Jun 03, 2019
Practice and Business Improvement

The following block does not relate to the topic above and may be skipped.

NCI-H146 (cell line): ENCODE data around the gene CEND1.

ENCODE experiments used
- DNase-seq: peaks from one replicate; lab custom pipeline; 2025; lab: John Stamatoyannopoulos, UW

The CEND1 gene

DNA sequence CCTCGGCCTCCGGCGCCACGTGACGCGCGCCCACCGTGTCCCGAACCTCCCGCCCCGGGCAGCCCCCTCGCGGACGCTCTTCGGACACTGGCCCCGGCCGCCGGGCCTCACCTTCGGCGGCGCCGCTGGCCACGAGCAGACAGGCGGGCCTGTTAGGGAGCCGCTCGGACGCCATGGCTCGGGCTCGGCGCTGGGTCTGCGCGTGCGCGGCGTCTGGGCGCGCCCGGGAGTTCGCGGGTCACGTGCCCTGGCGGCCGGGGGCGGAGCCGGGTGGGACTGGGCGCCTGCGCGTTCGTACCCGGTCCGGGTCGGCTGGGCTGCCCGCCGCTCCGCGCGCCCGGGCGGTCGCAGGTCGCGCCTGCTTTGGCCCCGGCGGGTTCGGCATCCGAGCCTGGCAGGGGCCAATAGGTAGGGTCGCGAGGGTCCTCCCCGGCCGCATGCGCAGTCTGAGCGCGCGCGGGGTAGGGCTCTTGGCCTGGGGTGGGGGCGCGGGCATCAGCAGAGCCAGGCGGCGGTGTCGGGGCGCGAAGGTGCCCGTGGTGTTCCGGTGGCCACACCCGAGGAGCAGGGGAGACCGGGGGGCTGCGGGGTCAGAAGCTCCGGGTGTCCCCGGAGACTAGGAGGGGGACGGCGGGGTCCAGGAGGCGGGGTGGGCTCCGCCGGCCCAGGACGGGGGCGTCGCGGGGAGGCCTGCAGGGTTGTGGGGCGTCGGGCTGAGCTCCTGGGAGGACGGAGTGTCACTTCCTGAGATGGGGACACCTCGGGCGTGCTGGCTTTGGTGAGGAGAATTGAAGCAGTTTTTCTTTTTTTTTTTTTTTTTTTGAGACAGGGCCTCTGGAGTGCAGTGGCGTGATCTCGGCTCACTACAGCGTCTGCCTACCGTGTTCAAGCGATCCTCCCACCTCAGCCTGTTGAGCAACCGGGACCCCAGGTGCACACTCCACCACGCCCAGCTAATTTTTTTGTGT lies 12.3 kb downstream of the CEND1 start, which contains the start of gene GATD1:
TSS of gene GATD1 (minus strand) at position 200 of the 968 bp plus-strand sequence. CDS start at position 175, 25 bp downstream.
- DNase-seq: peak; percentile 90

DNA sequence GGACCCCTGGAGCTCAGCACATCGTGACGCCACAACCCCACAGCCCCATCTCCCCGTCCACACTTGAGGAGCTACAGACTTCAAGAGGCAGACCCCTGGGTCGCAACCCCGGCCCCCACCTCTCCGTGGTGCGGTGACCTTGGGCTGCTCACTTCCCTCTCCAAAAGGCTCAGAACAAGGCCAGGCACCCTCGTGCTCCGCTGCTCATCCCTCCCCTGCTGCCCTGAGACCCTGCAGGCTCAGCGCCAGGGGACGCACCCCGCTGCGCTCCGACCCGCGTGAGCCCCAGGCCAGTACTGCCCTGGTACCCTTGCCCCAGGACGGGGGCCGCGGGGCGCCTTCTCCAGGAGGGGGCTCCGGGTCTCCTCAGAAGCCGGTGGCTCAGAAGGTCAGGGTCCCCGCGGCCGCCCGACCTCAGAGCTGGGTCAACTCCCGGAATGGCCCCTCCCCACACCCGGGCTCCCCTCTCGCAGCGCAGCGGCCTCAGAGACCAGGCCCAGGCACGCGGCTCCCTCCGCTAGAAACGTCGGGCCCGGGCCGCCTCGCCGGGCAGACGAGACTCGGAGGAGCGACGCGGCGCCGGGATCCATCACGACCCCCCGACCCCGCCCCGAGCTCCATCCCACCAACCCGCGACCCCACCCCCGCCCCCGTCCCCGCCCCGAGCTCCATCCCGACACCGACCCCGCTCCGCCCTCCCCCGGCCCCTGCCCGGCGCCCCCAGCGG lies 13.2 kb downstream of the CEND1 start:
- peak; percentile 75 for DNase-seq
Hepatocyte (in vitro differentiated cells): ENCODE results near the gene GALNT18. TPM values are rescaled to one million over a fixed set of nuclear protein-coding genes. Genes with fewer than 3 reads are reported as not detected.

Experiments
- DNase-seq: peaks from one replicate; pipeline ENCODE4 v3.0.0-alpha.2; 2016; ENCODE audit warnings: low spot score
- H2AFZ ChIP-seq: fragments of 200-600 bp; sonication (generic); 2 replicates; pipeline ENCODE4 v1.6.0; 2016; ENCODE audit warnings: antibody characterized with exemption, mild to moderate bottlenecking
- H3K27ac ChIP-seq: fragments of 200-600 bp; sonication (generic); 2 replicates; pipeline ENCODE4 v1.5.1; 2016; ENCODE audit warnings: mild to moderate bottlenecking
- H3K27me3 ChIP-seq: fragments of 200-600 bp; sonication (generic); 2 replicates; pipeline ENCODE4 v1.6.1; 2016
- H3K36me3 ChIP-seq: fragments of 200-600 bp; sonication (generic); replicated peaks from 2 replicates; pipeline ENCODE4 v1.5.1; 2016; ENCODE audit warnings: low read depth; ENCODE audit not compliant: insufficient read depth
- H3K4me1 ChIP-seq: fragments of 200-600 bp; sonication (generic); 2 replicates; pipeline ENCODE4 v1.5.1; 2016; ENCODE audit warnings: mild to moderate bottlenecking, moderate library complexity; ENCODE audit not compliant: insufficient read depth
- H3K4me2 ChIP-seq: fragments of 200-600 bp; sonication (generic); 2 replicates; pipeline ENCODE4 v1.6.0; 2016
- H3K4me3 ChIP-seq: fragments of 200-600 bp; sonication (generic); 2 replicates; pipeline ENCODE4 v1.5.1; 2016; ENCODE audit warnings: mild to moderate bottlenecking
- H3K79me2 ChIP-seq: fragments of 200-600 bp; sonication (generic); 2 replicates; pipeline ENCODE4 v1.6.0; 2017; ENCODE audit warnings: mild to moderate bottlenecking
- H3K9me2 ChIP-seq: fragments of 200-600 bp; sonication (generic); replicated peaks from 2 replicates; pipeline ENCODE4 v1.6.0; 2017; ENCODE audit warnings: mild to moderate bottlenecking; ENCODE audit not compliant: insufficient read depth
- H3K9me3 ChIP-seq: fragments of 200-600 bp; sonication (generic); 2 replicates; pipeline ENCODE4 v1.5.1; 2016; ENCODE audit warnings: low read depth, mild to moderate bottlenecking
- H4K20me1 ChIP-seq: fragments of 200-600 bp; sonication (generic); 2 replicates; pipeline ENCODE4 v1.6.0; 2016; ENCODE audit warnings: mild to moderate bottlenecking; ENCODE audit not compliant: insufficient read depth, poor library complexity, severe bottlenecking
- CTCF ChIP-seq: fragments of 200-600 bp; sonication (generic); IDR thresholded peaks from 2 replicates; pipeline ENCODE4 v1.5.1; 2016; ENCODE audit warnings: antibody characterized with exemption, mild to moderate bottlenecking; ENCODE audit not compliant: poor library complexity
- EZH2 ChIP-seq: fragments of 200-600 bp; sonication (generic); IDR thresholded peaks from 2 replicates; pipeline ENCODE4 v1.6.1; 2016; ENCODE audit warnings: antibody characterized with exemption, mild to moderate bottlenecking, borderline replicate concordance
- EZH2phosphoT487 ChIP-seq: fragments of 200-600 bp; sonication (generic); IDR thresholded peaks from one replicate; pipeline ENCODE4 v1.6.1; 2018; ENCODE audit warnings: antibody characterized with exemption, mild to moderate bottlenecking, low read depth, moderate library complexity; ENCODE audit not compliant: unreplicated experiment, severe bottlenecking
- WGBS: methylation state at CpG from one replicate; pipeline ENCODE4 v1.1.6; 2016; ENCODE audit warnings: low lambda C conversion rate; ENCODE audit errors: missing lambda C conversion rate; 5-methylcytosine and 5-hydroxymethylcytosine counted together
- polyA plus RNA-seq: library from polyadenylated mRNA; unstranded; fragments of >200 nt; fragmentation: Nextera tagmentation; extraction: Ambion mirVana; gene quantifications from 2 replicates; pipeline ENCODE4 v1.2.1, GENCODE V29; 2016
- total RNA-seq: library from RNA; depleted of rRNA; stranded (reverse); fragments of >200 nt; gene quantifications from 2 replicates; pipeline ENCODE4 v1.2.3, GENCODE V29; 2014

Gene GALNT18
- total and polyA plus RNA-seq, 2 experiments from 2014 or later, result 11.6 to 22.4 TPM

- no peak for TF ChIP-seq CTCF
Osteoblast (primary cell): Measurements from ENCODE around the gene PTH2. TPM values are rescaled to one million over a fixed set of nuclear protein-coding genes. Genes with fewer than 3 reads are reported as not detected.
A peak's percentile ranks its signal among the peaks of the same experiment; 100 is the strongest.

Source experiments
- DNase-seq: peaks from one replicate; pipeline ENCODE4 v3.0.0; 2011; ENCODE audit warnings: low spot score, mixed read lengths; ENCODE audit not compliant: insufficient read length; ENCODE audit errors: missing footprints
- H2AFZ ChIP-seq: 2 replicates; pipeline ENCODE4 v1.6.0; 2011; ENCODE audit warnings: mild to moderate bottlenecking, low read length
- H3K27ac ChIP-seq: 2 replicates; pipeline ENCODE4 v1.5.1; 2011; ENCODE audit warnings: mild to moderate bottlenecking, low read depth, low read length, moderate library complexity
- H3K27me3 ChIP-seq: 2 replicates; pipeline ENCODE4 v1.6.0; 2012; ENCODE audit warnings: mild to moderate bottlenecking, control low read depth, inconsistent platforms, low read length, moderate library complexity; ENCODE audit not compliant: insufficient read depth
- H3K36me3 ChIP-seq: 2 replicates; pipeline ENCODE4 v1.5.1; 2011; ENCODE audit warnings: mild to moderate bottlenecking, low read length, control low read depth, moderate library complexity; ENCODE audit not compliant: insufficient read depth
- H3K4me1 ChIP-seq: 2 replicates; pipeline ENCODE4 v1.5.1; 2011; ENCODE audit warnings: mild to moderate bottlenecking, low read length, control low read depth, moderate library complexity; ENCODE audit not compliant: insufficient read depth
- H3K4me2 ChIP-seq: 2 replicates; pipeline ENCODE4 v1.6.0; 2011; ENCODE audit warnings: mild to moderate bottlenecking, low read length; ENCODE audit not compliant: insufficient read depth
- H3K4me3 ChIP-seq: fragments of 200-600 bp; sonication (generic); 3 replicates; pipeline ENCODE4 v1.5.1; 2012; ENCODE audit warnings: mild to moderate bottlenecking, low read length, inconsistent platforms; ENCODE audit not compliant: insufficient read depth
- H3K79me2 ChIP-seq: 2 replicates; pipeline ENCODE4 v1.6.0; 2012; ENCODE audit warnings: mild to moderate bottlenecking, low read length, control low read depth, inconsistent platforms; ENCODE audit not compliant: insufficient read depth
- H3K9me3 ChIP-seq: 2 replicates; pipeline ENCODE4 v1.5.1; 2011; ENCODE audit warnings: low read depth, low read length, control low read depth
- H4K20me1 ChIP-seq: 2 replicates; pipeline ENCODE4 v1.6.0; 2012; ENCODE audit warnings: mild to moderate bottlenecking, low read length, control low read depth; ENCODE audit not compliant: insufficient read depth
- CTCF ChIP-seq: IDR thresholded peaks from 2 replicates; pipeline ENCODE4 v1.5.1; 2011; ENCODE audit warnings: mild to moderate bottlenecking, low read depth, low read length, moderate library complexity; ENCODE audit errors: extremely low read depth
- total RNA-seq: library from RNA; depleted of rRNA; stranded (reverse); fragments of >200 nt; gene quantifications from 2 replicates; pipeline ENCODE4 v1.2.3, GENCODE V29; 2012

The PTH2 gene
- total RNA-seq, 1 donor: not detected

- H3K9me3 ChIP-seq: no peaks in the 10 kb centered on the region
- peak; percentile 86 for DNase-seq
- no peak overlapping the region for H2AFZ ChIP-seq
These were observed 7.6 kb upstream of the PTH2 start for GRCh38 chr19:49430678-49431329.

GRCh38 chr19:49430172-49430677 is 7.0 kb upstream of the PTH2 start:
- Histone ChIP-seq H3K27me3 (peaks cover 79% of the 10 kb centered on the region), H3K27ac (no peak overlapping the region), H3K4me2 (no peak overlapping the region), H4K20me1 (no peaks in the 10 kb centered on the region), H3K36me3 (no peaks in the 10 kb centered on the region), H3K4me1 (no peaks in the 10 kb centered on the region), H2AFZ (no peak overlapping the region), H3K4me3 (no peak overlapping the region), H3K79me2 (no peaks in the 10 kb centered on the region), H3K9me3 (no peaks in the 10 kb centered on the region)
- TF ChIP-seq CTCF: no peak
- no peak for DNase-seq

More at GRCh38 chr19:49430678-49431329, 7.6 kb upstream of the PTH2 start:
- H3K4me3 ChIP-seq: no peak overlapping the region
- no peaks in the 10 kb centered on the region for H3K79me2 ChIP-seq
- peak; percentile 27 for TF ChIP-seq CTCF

The Property Services Regulatory Authority (PSRA) writes: The Property Services Regulatory Authority (PSRA) licences and regulates Auctioneers, Estate Agents, Management Agents and Letting Agents (licensees). The PSRA works to protect the interests of the public by ensuring that high standards are maintained in the delivery of property services by licensees. The PSRA considers the opinion of the Reporting Accountant, and the work leading to that opinion, on whether client moneys are managed in accordance with PSRA Client Moneys Regulations by a licensee as paramount in their assessment of licence renewal applications. In this regard, a licence renewal application must be accompanied by a signed accountant’s report relevant to the licence(s) held. The PSRA acknowledges the vital work undertaken by accountants in completing these reports effectively.   Accountants are required to review the books of account and records of the licensee and give an opinion on whether the licence holder has complied with the PSRA Client Moneys Regulations and to report where breaches of the Regulations have occurred. While the vast majority of reports received do not require the PSRA to request additional information, in some instances the PSRA is required to query the licensee’s application, including the content of the accountant’s report. By way of information, common issues encountered by the PSRA while reviewing licensees’ applications and accountant’s reports include: The most recent updated specified accountant’s report is not completed. Specified accountants reports are available at’s_report Accountants fail to complete Section 4 of Part I of the relevant renewal accountant’s report expressing an opinion as to whether the regulations have been complied with by the licensee. Incorrect calculation of the balance on the Balancing Statement. The name of the Client Account(s) does not match exactly with the name on the relevant bank statement. A client account must be in the name of the licensee and contain the word “client” in the title. Issues of greater concern to PSRA identified in 2018 include: Liabilities to clients reduced on the balancing statement (Appendix 3A of PSRA/S35 – Renewal ABC) by deducting moneys owed in, which were intended for clients, but had not yet been received or placed in the client account. An example includes: where a licensee pays money out of the client account to a landlord in advance of receipt of rent by the licensee from the tenant. In a small number of instances this transaction is not shown as a liability on the client account by the licensee when completing the balancing statement. Before giving an opinion, the accountant should be satisfied in respect of the statement in section 3.3 of the report, namely “I have obtained the client account balancing statement(s) prepared by the Licensee as set out in Appendix 3A and checked that the information therein is in agreement with the books of account and records of the Licensee”. Liabilities to clients are not reported on the balancing statement (Appendix 3A of PSRA/S35 – Renewal ABC). Before giving an opinion, the accountant should be satisfied in respect of the statement in section 3.3 of the report as noted above. Licensee using one account for all client and business transactions. This is a breach of the Client Moneys Regulations and is required to be included by the accountant at Appendix 2 of the accountant’s report. Instances where a deficit/surplus on the client account has been identified but not addressed by the licensee, despite confirmation in Appendix 3B that funds have been paid into/withdrawn from (as appropriate) the client account by the licensee and the signed accountant’s report being submitted as part of the licence renewal application. In these instances, the PSRA has by way of follow up confirmed that in such cases outstanding monies owed have not been repaid to the client account. The PSRA encourages that you consider whether there is evidence of any of the above issues arising when completing the accountant’s reports on behalf of licensees. The PSRA acknowledges the engagement of accountants with licensees and the cooperation extended to the PSRA in addressing queries. More information regarding accountant’s reports and the PSRA in general can be found on The PSRA may be contacted on 046 9033800 or by email at in relation to any query you may have when completing PSRA Accountant’s Reports. Members should refer to Technical Release (TR) 03/2018 ‘Licence applications under the Property Services (Regulation) Act 2011 and the Property Services (Regulation) Act (Client Moneys) Regulations 2012’ issued in June 2018.